The one thing you must keep in mind is that the occupants of these villages inhabit a tiny world. They tend to squabble over small things and obsess over their neighbors’ sex lives. They gossip when an older inmate goes around with a younger one. What is more, the overcrowding leads to petty squabbling over such issues as whose bedding should make room for walking space, who should go to the courtyard when, and how much should the window be left open. What a relief it is to get away from one’s own cell even if for a short spell.

—Ovanessian

 

Ervand, Abrahamian. Tortured Confession prison and Public Recantation in Modern Iran. Berkeley, Los Angeles: University of California Press , 1999. Page 42. Print.

 

Editor’s Note: This depiction of prison life and prison culture comes from one of The 53, 53 Marxists, who were exposed in a show trial in the time of Reza Shah who wanted to send a message of intolerance to Joseph Stalin in the Soviet Union as show trials of “enemies of the state” were sending people to gulag. This practice of public confession and the holding of political prisoners as spies is still used presently by the Islamic Republic to intimidate its enemies particularly during international negotiations.  The 53 Marxists found themselves to be heroes in the eyes of fellow inmates- veteran Jangal fighters of notorious Mirza Kouchak Khan, sympathizers of the Soviet Red Army suppressed by Reza Khan.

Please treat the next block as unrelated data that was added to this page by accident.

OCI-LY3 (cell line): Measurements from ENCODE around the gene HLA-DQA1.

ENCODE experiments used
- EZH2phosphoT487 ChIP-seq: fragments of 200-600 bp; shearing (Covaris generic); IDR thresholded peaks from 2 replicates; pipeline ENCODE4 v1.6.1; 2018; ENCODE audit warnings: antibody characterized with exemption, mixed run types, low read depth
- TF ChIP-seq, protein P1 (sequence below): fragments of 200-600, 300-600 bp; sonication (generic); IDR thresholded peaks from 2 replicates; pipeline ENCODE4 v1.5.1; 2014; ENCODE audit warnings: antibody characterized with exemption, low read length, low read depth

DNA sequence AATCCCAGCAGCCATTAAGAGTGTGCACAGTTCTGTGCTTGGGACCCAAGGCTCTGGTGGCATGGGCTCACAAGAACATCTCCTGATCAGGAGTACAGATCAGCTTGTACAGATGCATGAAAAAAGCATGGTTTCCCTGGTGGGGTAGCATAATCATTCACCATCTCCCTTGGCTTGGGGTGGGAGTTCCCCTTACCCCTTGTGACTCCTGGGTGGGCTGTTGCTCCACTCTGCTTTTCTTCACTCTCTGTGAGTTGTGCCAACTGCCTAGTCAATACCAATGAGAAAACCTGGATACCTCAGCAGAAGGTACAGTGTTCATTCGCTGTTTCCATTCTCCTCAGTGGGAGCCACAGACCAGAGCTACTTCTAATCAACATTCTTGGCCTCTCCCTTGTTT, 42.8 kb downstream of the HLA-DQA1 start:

Persian Voices: Afraid are the Cabinet, the Maglis, and the Army

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Persian Voices: Afraid of The Shah

He has created an atmosphere of uncertainty and fear. The Cabinet is afraid of the Majles (parliament); the Majles is afraid of the army; and all are afraid of the [Reza] Shah.

 

The Iron Fist of Reza Shah

 

Editor’s Note: A British diplomat in Iran reported in 1926 that Reza Shah appeared to be working towards a military autocracy. By the end of the shah’s reign, he had purged Iran of many of the constitutionalists he had started out with until his authoritarianism began to drive his paranoia of an internal coup. He abdicated the throne during WWII under western pressure and a second constitutional period was ushered in between 1941 and 1953 which brought about renewed vigor towards communism and militant Islam.

Persian Voices: Insatiable Land Hunger

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Persian Voices: Insatiable Land Hunger

[Reza Shah’s] insatiable land hunger is reaching such a point that it will soon be permissible to wonder why His Imperial Majesty does not, without more ado, register the whole of Persia in his own name.

 

The Iron Fist of Reza Shah

 

Editor’s Note: Iran’s landed elite represent one of the pillars of power through much of Iran’s history. After the 1908-1909 Civil War in Iran, land registration and the creation of title deeds brought about a new landed aristocracy which held the political power of the parliament. For the Pahlavi Dynasty of Reza Shah and Mohammad Reza Pahlavi, land reform became a brutal business to contain the power of the landed elite. One of the first examples of this was the erasure of the family name, Sepahsālār-e Azam-e Tonekāboni, who once served as Prime Minister.